A bloodhound locates a child’s body, but her killer has never been identified.
On May 18, 1993, police in Englewood, Colorado, searched door-to-door for five-year-old Alie Berrelez. Alie was last seen playing in the courtyard of the apartment complex where she lived. Her baby-sitter had gone inside for a few minutes. By the time she came back, Alie was gone.
The search dragged on for four days without a single clue. Finally, the police turned to an age-old crime-fighting tool: bloodhounds. When it comes to tracking missing persons or criminals, a bloodhound named Yogi is one of the best.
Yogi and his handler, K9 officer Jerry Nichols, went to work. The dog took Alie’s scent from clothing she had recently worn, then started moving.
First Yogi went up the stairs, zeroing in on a single apartment. It was Alie’s home, and it was a good sign. Yogi was on the right track.
Richard Berrelez, Alie’s grandfather, had high hopes:
Yogi led Jerry out of the apartment complex and south down the street. A media crush followed close behind, recording every move. The dog paid no attention at all, which is typical of bloodhounds, according to Jerry:
A scent trail, whether animal or human, comes from thousands of dead skin cells that are constantly being shed. Jerry explains that unless those cells are swept away by severe weather, the scent could remain for up to a month:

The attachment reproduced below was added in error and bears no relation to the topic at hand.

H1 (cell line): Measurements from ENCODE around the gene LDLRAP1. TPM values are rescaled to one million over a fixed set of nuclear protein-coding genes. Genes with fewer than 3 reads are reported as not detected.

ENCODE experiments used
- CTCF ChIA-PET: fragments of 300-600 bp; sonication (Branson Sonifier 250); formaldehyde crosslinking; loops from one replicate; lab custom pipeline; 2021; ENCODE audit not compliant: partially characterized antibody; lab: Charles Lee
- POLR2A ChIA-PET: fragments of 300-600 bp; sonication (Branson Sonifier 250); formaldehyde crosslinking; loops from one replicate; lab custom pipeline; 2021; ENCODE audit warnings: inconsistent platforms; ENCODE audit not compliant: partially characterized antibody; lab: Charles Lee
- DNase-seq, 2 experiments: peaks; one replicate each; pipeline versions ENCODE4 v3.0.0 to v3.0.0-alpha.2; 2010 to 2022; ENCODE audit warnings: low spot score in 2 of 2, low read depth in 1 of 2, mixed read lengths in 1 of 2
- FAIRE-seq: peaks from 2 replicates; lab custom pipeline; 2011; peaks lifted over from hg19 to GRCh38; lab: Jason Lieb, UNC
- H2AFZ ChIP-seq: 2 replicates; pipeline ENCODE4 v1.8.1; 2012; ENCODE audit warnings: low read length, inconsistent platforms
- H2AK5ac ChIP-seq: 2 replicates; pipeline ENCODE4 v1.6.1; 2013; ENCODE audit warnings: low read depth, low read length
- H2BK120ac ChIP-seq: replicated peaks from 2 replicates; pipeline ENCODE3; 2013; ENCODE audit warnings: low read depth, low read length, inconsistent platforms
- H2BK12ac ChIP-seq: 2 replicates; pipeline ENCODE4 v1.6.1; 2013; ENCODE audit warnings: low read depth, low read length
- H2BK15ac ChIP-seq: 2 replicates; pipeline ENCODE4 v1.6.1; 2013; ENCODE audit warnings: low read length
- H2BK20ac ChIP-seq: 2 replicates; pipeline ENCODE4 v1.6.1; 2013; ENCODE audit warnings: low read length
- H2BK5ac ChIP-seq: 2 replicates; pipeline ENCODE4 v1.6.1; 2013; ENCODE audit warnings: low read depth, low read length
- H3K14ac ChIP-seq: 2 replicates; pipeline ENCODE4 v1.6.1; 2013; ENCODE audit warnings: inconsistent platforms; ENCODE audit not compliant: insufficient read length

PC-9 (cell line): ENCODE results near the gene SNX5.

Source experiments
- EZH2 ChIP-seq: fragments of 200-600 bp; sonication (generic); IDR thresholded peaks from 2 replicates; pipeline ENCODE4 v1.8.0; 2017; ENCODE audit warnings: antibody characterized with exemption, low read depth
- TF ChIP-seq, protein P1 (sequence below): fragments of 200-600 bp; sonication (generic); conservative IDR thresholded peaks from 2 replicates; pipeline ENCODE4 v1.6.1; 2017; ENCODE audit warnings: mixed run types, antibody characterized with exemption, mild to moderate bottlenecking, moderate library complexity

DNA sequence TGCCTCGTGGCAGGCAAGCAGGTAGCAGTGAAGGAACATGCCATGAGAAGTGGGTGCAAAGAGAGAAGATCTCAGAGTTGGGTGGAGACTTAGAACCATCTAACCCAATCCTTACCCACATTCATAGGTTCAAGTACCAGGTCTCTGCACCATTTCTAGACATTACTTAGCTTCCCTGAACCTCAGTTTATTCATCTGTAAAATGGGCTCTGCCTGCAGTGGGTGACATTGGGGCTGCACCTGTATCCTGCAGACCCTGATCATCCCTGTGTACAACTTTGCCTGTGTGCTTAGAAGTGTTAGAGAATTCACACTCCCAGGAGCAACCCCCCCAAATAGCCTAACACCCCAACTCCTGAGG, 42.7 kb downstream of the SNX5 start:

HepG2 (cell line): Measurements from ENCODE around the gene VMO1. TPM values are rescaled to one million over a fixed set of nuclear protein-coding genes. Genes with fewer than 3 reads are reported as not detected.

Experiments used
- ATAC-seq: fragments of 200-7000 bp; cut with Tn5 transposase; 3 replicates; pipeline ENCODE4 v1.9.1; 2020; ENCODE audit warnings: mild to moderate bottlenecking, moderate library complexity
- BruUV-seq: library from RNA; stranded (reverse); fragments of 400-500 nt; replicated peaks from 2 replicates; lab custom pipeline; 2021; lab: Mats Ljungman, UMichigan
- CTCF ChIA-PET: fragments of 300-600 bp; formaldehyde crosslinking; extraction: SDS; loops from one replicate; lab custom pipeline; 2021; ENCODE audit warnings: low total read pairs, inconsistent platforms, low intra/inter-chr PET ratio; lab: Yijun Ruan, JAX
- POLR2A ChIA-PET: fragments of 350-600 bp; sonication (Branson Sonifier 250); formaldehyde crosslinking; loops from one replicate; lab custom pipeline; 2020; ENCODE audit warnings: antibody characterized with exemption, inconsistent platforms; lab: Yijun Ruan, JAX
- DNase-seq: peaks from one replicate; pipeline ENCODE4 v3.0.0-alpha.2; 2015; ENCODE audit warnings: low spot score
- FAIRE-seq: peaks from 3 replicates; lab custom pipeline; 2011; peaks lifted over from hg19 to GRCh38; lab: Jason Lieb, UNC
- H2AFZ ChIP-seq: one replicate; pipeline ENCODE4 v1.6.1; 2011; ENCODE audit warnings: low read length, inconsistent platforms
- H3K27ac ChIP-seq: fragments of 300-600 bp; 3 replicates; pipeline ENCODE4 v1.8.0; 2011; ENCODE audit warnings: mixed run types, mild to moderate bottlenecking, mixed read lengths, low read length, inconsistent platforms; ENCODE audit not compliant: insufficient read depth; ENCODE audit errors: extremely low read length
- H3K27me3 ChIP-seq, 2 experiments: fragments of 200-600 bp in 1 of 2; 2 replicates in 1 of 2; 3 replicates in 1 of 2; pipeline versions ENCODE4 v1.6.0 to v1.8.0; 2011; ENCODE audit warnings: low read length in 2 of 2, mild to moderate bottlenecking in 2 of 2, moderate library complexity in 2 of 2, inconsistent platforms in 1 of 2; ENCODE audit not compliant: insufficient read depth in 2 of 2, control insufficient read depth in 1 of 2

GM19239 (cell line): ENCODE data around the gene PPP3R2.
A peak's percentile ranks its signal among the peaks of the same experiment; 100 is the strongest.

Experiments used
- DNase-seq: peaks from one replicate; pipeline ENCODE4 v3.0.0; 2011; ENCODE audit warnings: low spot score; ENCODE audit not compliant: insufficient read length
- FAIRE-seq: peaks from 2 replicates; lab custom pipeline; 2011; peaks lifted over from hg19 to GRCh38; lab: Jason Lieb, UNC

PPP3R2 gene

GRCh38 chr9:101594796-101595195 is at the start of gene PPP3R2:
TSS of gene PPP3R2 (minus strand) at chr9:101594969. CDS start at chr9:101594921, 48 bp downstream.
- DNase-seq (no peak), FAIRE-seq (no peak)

As the hound followed Alie’s scent, Jerry quickly recognized that his canine partner was working a familiar pattern:
Unbelievable as it seems, we leave scent trails even from moving cars. The skin cells shoot out through the car’s ventilation and exhaust system and are deposited on the side of the road. Jerry says it’s an easy pick up for the nose of a bloodhound:
Yogi was relentless. He tracked south for several miles, covering almost 40 city blocks. At the entrance to a freeway, he headed straight up the westbound ramp.
That was a turning point for Englewood Police Detective Rick Forbes:
The search party drove west to the next exit. Jerry wondered if the scent trail would lead the dog further down the freeway or off the exit ramp:
To speed up the search, police skipped the fourth exit and moved on to the fifth. Yogi made it quite clear. They had overshot the mark. The scent was gone. They backtracked to the previous exit. The hound again picked up the scent. But this time, he led the search party off the freeway, toward a wooded area called Deer Creek Canyon.
By now, Yogi had been tracking Alie over city streets, parking lots, and freeways for more than seven hours. He had covered nearly 14 miles. Jerry noticed signs Yogi was tiring:
Yogi’s strength was failing. Still, he wouldn’t abandon the search. Reluctantly, Jerry made the decision to give Yogi some rest:
With Yogi sidelined, human volunteers picked up the search. It wasn’t long before they knew why Yogi had refused to quit. The body of Alie Berrelez was less than two miles from the point where the dog had been forced to stop.
Without Yogi’s persistence, Alie’s body would never have been discovered. But it was not the result Jerry Nichols had hoped for:
Investigators believe Alie’s killer may have lived in her apartment complex or visited someone who lived there.
Alie’s murder was solved, 18 years later. The killer was a neighbor, Nick Stofer. His DNA samples matched those found on Alie’s remains. Stofer died in 2001, and this case has been closed.